A Fight To Eradicate Poverty
There is no denial of the glaring social gap between the haves and the have not’s in society.
From time immemorial, the poor have existed and as society continues to evolve and develop, their presence will be evident. Hence the need for measures to be put in place to close this gap if sustainable development is to be attained in this world.
Sustainable development is defined as development that meets the needs of the present and future generations through balancing economic, social and environmental considerations.
Every day, many people, especially in third-world countries, hardly survive the pressures of poverty which cause many to engage in unworthy activities. The extreme state of poverty has caught the attention of great leaders who see the need to resolve this issue; hence, the United Nations (UN) set out specific goals for all counties by 2030 to attain a sustainable society. The goal of eradicating poverty is one of the seventeen that the United Nations penned down. Social justice has been identified as one effective way to end poverty in our world for sustainable development.
Sustainable Development Goal 1
Globally, more than 800 million people live on less than $1.25 daily; many lack fundamental amenities such as food, clean drinking water and healthy sanitation. The citizens of South Asia and Sub-Saharan Africa are the most affected, as about 80 per cent of these people live in extreme poverty. Also, the proportion of women who experience living in poverty is most likely more than men as women are at a disadvantage due to unequal access to education, salary and many more.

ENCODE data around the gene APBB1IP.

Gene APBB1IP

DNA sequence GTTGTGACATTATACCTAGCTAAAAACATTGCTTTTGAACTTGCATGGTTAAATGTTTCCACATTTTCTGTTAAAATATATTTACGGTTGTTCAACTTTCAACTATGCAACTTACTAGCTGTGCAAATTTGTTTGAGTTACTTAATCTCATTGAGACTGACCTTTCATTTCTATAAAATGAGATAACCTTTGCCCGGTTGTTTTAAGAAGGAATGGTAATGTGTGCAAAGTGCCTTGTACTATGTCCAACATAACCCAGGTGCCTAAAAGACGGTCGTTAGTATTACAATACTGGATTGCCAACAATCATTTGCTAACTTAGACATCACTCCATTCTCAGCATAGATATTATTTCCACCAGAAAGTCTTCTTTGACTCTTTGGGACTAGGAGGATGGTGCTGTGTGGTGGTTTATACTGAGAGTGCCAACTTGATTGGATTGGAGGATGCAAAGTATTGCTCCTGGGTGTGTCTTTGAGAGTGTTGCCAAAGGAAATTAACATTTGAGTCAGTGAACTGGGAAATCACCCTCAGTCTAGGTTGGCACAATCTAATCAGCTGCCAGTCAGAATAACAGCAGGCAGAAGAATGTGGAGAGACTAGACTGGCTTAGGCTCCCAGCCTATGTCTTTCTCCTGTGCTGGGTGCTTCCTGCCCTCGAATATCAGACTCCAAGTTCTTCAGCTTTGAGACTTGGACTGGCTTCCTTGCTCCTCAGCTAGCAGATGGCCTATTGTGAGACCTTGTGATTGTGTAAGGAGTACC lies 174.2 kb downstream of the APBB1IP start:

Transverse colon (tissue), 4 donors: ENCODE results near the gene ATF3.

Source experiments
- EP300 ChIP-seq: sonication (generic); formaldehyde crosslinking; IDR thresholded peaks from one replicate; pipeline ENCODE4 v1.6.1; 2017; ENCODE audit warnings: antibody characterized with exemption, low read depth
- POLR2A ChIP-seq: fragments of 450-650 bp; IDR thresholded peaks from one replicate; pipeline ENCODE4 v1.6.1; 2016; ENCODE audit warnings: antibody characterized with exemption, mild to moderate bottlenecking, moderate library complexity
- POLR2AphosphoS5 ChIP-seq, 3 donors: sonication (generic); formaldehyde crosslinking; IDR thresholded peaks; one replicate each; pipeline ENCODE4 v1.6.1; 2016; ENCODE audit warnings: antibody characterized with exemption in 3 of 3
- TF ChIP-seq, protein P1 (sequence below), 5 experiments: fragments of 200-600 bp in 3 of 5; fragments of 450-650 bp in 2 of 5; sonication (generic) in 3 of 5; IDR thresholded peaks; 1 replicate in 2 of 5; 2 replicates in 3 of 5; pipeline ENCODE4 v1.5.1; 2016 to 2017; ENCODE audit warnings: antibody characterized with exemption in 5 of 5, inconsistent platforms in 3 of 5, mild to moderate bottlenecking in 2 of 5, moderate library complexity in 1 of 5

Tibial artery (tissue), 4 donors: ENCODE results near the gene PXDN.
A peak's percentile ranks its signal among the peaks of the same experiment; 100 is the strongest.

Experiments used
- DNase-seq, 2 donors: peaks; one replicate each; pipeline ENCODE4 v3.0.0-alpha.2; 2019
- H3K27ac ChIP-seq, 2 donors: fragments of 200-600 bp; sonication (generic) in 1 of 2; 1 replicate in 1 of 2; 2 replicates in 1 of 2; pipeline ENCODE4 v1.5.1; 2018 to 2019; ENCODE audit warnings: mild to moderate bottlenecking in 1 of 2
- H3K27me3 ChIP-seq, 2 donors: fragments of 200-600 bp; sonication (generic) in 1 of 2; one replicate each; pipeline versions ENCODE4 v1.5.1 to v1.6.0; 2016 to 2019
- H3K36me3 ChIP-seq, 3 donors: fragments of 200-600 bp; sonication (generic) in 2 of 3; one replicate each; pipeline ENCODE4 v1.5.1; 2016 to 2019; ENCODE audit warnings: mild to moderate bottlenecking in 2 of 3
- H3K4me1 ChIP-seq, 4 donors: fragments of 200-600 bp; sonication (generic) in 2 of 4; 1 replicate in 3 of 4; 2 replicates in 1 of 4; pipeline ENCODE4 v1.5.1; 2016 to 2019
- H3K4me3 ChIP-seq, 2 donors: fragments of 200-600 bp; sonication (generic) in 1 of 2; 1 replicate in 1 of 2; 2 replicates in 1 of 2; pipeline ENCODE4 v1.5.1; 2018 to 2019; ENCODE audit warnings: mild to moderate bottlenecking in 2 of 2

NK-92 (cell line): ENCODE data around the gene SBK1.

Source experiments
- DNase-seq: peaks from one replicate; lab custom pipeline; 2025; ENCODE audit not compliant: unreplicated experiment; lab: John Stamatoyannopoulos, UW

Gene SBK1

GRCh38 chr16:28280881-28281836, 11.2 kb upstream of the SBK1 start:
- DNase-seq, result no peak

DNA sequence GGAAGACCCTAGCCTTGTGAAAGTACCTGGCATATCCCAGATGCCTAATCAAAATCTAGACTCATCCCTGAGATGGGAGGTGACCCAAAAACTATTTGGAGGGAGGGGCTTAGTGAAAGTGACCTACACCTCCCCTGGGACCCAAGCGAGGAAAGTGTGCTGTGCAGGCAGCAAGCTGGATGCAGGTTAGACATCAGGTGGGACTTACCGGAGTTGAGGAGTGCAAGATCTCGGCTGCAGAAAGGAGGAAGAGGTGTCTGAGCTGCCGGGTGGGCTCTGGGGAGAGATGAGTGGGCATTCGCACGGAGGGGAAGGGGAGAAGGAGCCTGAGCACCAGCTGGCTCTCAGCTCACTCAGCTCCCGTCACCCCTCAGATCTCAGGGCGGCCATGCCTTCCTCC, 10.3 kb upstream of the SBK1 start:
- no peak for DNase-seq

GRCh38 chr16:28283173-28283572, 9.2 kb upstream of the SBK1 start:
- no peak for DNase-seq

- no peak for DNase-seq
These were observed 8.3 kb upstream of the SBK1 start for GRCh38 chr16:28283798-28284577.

There has been the existence of poverty for ages and various action plans have been used to aid tackle it and this has led to a reduction in the rate of poverty over the years. However, much of the progress made on poverty has been reversed and the world has graduated into a state of extreme poverty in 2020 due to the economic pressure it has been experiencing as it is still recovering from the blow it received due to the coronavirus pandemic (COVID – 19) and its aftermath.
Statistical records show that, between the years of 2015 to 2018, the percentage of poverty dropped from 10.1 per cent to 8.6 per cent; however, in 2019, there was an increase from 8.3 to 9.2 in 2020. Also, there was a reduction of workers living in poverty from 14 per cent to 6.6 per cent between 2010 to 2019.
Unfortunately, in 2020 the global progress made was affected due to the pandemic, and the percentage increased from 6.7 to 7.2 from 2019 to 2020. Furthermore, the Ukraine-Russian war has impacted the inflation rates, compounding the rate of extreme poverty being experienced as about 95 million people have been added to the people living in poverty.
The State Of Extreme Poverty In The World And The Factors Contributing To It
Eradicating poverty is a major global challenge and a prerequisite for sustainable development. It is one of the 17 global goals of the 2030 agenda for Sustainable Development. For development to be sustainable, then it needs to be inclusive.
The 2030 Agenda for Sustainable Development Goal to eradicate poverty has set action plans towards fulfilling this goal, including social justice. Social Justice is an equal society for all taking into consideration the right and development of people for the eradication of poverty, an act of justice.
The concept of social justice refers to human rights specifically focused on improving the lives of marginalized groups, be it based on ethnicity, race, nationality, gender, age, sexual orientation, religion or disability. The target is to create action plans using seven targets to eradicate poverty in all forms and levels.